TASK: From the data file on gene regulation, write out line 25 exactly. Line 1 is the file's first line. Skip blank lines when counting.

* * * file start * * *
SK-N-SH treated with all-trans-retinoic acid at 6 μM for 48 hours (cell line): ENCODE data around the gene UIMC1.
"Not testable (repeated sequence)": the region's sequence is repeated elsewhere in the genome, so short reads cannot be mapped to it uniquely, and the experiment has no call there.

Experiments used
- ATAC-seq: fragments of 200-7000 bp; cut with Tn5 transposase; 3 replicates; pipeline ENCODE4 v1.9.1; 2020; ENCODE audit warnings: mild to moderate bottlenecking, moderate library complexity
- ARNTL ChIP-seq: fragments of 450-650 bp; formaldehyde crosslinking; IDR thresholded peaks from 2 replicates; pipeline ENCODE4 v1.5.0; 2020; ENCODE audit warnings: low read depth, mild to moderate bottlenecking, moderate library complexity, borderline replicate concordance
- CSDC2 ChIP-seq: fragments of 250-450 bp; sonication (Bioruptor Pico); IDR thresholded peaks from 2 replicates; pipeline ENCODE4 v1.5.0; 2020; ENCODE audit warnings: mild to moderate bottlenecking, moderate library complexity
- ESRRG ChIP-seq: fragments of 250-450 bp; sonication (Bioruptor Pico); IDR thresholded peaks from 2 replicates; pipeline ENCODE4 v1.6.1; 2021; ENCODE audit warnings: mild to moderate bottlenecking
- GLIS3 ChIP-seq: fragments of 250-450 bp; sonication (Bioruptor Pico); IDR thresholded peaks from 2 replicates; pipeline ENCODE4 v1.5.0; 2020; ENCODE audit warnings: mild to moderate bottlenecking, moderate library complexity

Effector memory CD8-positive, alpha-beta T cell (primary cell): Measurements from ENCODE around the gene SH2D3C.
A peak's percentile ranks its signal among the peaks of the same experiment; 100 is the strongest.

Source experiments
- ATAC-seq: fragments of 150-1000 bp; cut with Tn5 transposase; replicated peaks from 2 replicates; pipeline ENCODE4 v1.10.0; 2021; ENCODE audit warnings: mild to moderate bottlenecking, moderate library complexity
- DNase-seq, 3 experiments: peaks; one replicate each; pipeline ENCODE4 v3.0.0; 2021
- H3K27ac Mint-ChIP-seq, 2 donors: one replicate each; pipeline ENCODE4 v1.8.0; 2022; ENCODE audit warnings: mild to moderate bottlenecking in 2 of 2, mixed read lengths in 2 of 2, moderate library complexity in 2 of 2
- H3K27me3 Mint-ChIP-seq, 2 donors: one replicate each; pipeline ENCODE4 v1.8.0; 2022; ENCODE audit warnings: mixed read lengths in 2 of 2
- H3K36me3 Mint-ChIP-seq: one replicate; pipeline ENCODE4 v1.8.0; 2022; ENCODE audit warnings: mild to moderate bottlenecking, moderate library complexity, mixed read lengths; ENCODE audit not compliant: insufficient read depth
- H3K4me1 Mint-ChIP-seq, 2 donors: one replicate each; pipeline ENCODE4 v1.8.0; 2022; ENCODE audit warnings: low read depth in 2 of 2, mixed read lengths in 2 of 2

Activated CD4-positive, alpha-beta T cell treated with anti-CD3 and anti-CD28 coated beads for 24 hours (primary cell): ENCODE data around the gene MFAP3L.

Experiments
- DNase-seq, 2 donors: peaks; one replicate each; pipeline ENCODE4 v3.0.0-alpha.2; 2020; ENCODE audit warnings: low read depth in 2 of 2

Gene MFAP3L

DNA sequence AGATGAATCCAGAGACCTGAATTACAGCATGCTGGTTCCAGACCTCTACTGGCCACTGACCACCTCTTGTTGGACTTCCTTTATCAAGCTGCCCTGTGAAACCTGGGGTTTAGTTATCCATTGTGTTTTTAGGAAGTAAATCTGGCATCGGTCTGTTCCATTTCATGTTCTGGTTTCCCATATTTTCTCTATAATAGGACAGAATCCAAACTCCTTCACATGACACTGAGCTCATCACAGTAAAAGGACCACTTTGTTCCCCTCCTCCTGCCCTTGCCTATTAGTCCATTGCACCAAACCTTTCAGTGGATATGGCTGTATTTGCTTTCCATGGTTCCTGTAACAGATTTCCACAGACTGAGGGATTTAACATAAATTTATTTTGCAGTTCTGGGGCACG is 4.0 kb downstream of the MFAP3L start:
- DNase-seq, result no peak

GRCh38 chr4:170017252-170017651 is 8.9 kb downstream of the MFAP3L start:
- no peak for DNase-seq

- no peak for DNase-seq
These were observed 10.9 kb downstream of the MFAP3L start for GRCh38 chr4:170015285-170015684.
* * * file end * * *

- no peak for DNase-seq